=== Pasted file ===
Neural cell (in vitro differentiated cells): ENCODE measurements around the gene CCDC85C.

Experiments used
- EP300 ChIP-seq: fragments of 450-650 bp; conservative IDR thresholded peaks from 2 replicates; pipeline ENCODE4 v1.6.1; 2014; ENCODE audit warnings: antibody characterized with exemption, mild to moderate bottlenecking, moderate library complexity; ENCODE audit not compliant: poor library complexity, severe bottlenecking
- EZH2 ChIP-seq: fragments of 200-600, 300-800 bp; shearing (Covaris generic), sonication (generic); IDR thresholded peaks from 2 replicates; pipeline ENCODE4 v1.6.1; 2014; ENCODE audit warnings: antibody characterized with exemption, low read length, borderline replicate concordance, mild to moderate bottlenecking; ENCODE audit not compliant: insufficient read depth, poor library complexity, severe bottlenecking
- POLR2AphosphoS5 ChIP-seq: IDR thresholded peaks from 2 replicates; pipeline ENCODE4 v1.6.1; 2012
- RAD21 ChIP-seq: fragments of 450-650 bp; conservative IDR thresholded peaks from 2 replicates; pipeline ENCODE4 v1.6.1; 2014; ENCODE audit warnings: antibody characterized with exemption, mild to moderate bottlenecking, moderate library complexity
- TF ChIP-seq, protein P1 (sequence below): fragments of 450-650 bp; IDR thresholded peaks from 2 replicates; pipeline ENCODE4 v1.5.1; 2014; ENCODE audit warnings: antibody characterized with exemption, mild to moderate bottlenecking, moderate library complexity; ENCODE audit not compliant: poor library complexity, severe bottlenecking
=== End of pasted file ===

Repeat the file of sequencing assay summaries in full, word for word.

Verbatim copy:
Neural cell (in vitro differentiated cells): ENCODE measurements around the gene CCDC85C.

Experiments used
- EP300 ChIP-seq: fragments of 450-650 bp; conservative IDR thresholded peaks from 2 replicates; pipeline ENCODE4 v1.6.1; 2014; ENCODE audit warnings: antibody characterized with exemption, mild to moderate bottlenecking, moderate library complexity; ENCODE audit not compliant: poor library complexity, severe bottlenecking
- EZH2 ChIP-seq: fragments of 200-600, 300-800 bp; shearing (Covaris generic), sonication (generic); IDR thresholded peaks from 2 replicates; pipeline ENCODE4 v1.6.1; 2014; ENCODE audit warnings: antibody characterized with exemption, low read length, borderline replicate concordance, mild to moderate bottlenecking; ENCODE audit not compliant: insufficient read depth, poor library complexity, severe bottlenecking
- POLR2AphosphoS5 ChIP-seq: IDR thresholded peaks from 2 replicates; pipeline ENCODE4 v1.6.1; 2012
- RAD21 ChIP-seq: fragments of 450-650 bp; conservative IDR thresholded peaks from 2 replicates; pipeline ENCODE4 v1.6.1; 2014; ENCODE audit warnings: antibody characterized with exemption, mild to moderate bottlenecking, moderate library complexity
- TF ChIP-seq, protein P1 (sequence below): fragments of 450-650 bp; IDR thresholded peaks from 2 replicates; pipeline ENCODE4 v1.5.1; 2014; ENCODE audit warnings: antibody characterized with exemption, mild to moderate bottlenecking, moderate library complexity; ENCODE audit not compliant: poor library complexity, severe bottlenecking